A Song of Love (French: Un chant d’amour) is French writer Jean Genet’s only film, which he directed in 1950. Because of its explicit (though artistically presented) homosexual content, the 26-minute movie was long banned and even disowned by Genet later in his life.
The plot is set in a French prison, where a prison guard takes voyeuristic pleasure in observing the prisoners perform masturbatory sexual acts. In two adjacent cells, there is an older Algerian-looking man and a handsome convict in his twenties. The older man is in love with the younger one, rubbing himself against the wall and sharing his cigarette smoke with his beloved through a straw. The prison guard, apparently jealous of the prisoner’s relationship, enters the older convict’s cell, beats him, and makes him suck on his gun in an unmistakably sexual fashion. However, the inmate drifts off into a fantasy where he and his object of desire roam the countryside. In the final scene, it becomes clear that the guard’s power is no match for the intensity of attraction between the prisoners, even though their relationship is not consummated.
Genet does not use dialogue in his film, but focuses instead on close-ups of bodies, on faces, armpits, and penises. The film’s highly sexualized atmosphere has been recognized as a formative factor for works such as the films of Andy Warhol. —Wikipedia
Jean Genet (December 19, 1910(1910-12-19) – April 15, 1986) was a prominent and controversial French novelist, playwright, poet, essayist, and political activist. Early in his life he was a vagabond and petty criminal, but later took to writing. His major works include the novels Querelle of Brest, The Thief’s Journal, and Our Lady of the Flowers, and the plays The Balcony, The Blacks, The Maids and The Screens.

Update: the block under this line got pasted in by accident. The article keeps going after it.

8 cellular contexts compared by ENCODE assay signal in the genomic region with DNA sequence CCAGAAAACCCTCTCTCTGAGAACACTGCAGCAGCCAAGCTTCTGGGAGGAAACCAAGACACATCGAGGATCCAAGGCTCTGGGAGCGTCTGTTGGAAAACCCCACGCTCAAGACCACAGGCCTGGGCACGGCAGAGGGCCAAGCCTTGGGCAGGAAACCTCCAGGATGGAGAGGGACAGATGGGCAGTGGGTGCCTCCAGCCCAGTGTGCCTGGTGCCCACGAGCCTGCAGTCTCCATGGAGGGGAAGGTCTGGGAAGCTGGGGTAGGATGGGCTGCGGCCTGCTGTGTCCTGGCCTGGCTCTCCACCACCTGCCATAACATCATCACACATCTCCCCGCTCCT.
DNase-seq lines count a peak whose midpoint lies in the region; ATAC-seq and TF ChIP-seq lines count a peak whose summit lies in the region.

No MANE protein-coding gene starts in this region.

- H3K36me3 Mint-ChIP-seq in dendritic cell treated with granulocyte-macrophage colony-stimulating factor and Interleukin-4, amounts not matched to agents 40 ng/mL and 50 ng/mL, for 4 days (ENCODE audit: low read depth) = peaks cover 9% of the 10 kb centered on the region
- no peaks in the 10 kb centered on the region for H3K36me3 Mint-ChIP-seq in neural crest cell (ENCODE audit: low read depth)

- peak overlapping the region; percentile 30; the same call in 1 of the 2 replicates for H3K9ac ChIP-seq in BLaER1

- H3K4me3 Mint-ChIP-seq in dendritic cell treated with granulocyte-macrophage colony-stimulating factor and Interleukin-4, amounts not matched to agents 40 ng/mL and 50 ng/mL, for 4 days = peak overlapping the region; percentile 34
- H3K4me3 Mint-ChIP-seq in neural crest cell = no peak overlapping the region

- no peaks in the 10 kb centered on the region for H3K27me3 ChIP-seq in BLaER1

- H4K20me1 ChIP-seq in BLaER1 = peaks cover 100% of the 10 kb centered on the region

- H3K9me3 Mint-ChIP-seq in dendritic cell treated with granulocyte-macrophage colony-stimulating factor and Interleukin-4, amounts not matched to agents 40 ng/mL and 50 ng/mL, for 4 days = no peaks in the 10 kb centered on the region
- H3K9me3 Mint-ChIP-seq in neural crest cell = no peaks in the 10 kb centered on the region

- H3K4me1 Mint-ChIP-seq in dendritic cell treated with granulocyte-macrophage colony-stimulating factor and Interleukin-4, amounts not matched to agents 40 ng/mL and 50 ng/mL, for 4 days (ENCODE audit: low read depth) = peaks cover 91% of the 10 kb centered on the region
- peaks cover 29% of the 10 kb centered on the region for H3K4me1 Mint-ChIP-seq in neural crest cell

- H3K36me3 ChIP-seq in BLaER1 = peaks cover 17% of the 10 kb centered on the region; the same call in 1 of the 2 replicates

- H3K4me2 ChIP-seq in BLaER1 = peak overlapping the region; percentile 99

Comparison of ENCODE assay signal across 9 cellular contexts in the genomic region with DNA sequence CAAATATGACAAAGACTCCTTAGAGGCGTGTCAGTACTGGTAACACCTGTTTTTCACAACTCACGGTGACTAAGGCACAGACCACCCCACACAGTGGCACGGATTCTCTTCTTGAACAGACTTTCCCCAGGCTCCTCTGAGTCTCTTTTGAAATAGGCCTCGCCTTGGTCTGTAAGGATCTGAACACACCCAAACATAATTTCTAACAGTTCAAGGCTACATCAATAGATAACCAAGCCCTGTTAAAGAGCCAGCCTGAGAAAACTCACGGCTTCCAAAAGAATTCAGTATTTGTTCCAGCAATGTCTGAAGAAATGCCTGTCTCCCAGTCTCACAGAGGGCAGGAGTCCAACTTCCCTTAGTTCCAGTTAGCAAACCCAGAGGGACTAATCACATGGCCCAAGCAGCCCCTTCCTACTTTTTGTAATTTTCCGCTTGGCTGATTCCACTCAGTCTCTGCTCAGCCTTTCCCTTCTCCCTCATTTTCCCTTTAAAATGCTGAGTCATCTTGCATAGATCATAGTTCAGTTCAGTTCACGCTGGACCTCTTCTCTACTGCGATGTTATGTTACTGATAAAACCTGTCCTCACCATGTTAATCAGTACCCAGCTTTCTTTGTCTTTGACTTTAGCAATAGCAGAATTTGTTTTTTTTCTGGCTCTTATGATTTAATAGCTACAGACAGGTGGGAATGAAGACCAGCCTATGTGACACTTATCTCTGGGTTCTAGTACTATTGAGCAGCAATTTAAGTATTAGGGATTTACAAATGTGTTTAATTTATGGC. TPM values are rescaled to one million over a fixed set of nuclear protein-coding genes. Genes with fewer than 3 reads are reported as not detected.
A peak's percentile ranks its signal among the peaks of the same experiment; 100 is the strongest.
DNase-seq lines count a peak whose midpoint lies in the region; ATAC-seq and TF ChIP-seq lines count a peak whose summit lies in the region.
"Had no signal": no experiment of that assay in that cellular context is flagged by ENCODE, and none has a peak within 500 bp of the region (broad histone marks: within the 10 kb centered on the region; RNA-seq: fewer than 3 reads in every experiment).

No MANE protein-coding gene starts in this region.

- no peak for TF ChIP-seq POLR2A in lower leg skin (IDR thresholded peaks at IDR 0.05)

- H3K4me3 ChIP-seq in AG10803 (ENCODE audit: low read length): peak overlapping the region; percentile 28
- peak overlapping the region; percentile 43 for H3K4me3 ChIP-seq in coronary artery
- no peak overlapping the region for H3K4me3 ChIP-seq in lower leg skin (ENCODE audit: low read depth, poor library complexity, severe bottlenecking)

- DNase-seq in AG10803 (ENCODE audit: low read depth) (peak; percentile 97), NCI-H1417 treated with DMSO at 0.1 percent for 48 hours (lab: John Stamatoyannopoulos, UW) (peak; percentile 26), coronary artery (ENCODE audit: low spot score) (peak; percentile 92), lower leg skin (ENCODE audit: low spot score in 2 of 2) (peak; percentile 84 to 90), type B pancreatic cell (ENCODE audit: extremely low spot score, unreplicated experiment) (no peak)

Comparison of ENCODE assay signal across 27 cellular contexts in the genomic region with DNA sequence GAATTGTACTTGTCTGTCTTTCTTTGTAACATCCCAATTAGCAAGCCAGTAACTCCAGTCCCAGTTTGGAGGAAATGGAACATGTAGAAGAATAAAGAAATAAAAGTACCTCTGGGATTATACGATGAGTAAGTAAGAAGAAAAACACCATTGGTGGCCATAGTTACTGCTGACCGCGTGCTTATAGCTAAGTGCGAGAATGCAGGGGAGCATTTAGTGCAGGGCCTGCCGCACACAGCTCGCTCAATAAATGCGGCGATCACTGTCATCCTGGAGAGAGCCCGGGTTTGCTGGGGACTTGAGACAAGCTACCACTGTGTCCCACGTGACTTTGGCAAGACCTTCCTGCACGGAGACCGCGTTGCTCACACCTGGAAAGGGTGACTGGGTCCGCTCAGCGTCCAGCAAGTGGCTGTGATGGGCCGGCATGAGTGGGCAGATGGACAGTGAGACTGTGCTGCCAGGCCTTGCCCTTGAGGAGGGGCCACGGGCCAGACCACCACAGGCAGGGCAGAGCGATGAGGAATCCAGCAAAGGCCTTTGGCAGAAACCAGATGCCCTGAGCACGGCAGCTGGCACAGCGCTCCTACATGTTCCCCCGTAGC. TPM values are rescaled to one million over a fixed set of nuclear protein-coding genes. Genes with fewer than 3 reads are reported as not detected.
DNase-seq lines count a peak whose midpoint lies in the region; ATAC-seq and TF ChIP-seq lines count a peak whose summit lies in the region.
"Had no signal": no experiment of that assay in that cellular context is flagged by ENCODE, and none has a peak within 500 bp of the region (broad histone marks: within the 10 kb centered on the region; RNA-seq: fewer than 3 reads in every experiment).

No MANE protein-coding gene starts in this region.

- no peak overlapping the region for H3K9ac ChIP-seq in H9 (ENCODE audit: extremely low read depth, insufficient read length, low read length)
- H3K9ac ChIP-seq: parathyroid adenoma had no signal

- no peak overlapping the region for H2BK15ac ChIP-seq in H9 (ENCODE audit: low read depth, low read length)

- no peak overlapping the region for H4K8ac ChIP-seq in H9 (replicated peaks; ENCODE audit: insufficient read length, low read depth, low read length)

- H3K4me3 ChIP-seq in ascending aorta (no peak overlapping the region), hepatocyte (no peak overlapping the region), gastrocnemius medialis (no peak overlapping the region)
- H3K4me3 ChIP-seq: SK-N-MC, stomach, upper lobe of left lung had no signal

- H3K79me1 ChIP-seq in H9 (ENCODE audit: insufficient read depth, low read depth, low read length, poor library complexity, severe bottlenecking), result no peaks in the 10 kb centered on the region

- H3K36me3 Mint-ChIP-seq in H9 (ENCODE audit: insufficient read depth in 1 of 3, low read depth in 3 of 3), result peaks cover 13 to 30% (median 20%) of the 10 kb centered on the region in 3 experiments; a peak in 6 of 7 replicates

Genet’s mother was a young prostitute who raised him for the first year of his life before putting him up for adoption. Thereafter Genet was raised in the provinces by a carpenter and his family, who according to Edmund White’s biography, were loving and attentive. While he received excellent grades in school, his childhood involved a series of attempts at running away and incidents of petty theft (although White also suggests that Genet’s later claims of a dismal, impoverished childhood were exaggerated to fit his… read more
It's not as beautiful as Miracle of the Rose but it's pretty great. I wish Genet had directed more.
Just purely amazing! Strangely erotic and sensually hypnotic, this film condenses and distills the power of the image. Montage and mise-en-scene are intertwined like the naked male bodies in the movie.
terribly drawn to the music of this film, i did some research and other sources say it's not Gavin Bryars, but Simon Fisher Turner. i looked up the track and it is what i heard on the film... Turner also did music for Jarman films. thus I think Bryars is an error! either way, this is as brilliant and accessible as experimental queer cinema gets. genius.
Bryars did a soundtrack for a rerelease of the film in the 1970s. Those prints and that soundtrack must be out there somewhere, though I've never been able to find it/them. When it was first shown, it was shown silent with no music at all. The excellent SFT soundtrack was added for the fairly recent DVD release.